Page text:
2. Improve your ROI

It’s difficult to attract the right kind of visitor to your site. A/B testing lets you maximize their value and increase conversions without burning budget to attract new traffic. Even small adjustments can boost conversions with existing visitors.

3. Make low-risk modifications

Minor, incremental changes allow you to achieve maximum results with minimal cost. For example, you can perform an A/B test when you plan to remove or update your product descriptions to see if it improves conversions. Or say you’re making a big product feature change. Before introducing a new feature, launching it as an A/B test can help you see if the change will please your audience.

4. Eliminate guesswork

Since A/B testing is entirely data-driven with no room for guesswork or gut feelings, you can quickly determine a “winner” and a “loser” based on informative metrics such as time spent on the page, number of demo requests, cart abandonment rate, click-through rate, and so on. No more more relying on instinct.

5. Redesign a website to increase future business gains

Redesigning can range from a minor CTA text or color tweak on specific web pages to completely reimagining the entire site. A/B testing should be used for every significant change. And don’t stop testing when the new site is launched. Test every element to make sure everything is working optimally.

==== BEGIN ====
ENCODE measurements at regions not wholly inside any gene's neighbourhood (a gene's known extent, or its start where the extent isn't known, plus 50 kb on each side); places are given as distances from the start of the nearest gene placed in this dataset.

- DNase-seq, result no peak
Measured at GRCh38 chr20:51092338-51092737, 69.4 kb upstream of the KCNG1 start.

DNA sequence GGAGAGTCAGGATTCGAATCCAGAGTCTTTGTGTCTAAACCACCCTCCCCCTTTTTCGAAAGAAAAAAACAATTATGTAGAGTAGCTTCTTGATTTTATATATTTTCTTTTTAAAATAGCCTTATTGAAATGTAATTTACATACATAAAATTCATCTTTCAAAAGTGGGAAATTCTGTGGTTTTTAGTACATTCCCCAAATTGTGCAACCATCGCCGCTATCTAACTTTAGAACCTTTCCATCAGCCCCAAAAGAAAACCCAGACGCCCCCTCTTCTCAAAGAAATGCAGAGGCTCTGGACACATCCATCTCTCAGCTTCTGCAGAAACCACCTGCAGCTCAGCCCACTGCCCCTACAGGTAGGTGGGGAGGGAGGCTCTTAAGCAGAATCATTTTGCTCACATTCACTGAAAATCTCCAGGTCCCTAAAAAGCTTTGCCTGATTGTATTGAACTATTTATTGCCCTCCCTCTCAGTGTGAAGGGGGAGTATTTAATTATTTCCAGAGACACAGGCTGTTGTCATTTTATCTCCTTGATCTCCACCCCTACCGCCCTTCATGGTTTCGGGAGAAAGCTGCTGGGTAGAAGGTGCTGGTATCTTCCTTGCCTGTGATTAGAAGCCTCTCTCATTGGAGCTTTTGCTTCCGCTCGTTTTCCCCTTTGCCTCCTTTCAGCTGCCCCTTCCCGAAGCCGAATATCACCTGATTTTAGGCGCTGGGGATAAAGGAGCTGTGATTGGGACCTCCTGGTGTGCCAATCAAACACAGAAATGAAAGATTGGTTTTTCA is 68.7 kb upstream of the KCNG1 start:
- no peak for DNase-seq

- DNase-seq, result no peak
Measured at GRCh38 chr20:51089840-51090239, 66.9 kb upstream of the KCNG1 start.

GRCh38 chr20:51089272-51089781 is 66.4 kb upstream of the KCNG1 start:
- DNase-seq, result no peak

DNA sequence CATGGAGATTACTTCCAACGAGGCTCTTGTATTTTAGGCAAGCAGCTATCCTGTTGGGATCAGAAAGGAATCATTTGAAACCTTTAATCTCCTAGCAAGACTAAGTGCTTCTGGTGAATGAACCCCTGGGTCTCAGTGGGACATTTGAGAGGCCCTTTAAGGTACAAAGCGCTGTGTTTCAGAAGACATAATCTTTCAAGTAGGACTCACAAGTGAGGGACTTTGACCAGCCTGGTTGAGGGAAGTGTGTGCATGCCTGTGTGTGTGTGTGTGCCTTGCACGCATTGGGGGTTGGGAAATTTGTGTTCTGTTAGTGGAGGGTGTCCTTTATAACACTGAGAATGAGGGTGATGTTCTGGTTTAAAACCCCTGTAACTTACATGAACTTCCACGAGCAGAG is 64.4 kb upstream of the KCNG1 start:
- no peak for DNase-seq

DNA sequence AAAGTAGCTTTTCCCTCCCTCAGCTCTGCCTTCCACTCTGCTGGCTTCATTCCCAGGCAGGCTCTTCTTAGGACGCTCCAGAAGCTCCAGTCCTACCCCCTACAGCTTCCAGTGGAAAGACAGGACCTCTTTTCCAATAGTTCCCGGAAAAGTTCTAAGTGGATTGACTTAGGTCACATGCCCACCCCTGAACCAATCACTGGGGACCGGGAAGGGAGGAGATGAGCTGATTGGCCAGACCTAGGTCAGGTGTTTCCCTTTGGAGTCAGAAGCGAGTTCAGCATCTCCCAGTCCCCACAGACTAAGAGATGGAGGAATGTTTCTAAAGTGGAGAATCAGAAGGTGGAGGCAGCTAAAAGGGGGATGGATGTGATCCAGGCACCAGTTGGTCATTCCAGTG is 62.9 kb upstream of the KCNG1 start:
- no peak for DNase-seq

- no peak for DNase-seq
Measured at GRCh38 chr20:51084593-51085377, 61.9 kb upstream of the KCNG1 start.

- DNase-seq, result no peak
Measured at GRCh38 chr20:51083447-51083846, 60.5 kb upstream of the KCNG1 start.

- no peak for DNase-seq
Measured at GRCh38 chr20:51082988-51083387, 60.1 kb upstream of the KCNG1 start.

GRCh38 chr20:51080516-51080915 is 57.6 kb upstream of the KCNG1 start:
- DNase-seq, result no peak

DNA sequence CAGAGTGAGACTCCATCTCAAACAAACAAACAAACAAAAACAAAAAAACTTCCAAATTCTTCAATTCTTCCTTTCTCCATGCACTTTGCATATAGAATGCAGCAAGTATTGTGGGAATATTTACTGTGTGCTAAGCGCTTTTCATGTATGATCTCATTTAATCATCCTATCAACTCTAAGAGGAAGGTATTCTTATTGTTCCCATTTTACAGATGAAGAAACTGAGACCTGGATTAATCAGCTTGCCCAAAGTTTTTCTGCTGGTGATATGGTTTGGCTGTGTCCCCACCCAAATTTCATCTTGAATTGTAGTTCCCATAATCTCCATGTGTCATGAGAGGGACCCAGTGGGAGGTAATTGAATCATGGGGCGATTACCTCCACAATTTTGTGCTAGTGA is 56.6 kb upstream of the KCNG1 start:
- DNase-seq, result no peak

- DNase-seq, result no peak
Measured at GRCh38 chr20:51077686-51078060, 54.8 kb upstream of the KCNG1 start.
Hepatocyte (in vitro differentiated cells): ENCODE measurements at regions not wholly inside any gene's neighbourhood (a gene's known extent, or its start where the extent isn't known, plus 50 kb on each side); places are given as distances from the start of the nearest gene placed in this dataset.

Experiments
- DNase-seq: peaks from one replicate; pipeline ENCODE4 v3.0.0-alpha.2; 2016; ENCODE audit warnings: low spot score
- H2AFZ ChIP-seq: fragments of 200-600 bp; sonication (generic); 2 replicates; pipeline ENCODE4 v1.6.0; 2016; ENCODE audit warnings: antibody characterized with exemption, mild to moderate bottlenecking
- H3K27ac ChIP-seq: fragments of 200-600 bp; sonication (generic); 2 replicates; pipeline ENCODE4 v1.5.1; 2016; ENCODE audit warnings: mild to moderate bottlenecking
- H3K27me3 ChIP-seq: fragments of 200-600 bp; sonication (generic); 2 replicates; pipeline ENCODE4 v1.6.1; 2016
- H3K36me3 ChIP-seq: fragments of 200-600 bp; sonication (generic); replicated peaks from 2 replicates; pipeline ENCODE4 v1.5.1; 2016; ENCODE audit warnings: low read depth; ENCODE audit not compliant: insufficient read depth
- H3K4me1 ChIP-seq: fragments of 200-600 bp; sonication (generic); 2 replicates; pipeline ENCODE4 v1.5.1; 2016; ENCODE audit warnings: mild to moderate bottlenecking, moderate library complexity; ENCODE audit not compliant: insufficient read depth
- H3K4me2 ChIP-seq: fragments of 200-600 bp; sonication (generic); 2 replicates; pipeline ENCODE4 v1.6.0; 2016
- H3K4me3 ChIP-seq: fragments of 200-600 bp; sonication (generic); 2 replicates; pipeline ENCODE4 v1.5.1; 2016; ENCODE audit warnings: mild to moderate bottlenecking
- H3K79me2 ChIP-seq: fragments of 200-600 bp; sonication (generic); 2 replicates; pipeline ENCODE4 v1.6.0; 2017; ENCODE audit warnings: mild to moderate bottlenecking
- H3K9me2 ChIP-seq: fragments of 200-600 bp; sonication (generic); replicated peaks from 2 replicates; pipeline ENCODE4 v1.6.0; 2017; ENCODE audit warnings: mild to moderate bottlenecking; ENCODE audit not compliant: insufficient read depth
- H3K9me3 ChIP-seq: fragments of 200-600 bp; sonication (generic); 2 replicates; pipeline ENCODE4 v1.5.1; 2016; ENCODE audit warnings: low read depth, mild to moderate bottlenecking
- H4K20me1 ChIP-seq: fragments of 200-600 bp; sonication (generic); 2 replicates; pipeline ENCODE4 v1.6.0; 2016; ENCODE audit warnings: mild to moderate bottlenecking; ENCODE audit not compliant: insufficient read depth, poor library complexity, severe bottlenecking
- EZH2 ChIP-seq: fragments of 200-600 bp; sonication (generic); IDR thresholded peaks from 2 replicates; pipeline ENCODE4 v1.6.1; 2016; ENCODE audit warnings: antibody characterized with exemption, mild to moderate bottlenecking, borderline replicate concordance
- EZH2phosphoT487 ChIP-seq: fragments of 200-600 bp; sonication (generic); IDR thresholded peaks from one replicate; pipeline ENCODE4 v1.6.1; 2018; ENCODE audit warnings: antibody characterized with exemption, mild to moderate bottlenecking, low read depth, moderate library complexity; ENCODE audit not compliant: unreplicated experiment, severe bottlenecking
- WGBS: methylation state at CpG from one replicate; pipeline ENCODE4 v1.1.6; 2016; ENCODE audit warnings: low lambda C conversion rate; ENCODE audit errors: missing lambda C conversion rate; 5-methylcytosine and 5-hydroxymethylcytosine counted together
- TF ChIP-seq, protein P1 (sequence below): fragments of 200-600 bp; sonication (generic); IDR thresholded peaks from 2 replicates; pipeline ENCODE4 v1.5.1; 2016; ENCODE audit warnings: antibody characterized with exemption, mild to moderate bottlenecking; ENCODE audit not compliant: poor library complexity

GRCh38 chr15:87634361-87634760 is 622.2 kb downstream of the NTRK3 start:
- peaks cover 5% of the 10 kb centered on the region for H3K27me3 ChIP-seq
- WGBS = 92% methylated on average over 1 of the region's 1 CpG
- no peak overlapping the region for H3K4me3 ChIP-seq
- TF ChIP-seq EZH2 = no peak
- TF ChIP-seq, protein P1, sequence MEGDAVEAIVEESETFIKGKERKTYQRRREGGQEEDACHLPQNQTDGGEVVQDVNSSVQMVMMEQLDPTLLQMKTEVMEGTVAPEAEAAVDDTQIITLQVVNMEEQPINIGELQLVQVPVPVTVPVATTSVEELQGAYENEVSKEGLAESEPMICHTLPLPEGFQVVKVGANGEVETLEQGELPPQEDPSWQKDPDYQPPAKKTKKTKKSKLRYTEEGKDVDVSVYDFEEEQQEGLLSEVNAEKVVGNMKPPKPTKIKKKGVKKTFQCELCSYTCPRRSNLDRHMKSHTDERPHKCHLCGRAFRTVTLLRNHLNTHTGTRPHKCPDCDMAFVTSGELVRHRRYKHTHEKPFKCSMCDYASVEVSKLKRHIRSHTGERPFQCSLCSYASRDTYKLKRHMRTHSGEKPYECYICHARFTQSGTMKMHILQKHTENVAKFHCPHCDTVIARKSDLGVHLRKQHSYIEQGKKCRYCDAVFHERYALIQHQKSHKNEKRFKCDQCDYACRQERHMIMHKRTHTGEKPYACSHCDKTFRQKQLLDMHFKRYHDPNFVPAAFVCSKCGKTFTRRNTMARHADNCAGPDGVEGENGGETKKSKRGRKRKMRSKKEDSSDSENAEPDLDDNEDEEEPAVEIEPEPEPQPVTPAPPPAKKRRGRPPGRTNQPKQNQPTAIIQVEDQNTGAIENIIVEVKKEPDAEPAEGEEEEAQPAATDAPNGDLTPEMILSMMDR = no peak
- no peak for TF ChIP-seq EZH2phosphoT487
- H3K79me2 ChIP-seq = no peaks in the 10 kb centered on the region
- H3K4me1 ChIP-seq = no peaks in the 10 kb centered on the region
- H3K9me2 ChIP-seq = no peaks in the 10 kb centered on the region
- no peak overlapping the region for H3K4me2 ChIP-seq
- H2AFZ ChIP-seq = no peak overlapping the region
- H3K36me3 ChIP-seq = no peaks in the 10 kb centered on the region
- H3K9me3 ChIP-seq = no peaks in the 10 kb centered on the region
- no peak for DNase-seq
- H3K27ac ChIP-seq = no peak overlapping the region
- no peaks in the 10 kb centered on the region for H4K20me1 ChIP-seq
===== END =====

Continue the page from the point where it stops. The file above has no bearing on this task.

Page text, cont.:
How to Conduct A/B Testing

Take these steps before and during your A/B test:

  1. Pick only one variable to test. Remember, you can test more than one variable for a single web page or email — just be sure you're testing them one at a time.
  2. Identify your goal. Although you'll be measuring several metrics during any one test, choose a primary metric to focus on before you run the test. 
  3. Create a ‘control’ and a ‘challenger.’ At this point you should also decide on a hypothesis of the outcome and later examine your results based on your prediction.
  4. Split the sample groups evenly and randomly. A/B testing tools provided by companies such as HubSpot or Google will do this for you.
  5. Determine your sample size. It has to be large enough to achieve statistically significant results. 
  6. Run only one A/B test on a site at any one time. Otherwise the results of each test can be altered in unpredictable ways. 
  7. Wait until the A/B test is over before analyzing results. No peeking or premature conclusions! Results can change surprisingly as the test progresses. 
  8. Ask for feedback from users. It can add insight and context to the results. Exit surveys or polls work well.


Take these steps after running your A/B test:

  1. Measure the significance of your results using an A/B testing calculator. It will calculate the confidence level your data produces for the winning variation.
  2. Take action based on your results. If one variation is statistically better than the other, you have a winner. Complete your test by disabling the losing variation in your A/B testing tool. If neither variation is statistically better, the test was inconclusive. Run another test, using the failed data to help you figure out a new iteration.
  3. Plan your next A/B test. The A/B test you just finished may have helped you discover a new way to make your marketing content more effective — and given you ideas about other A/B tests to try. Keep up the work of optimizing until your testing ideas are exhausted. There’s always room for improvement!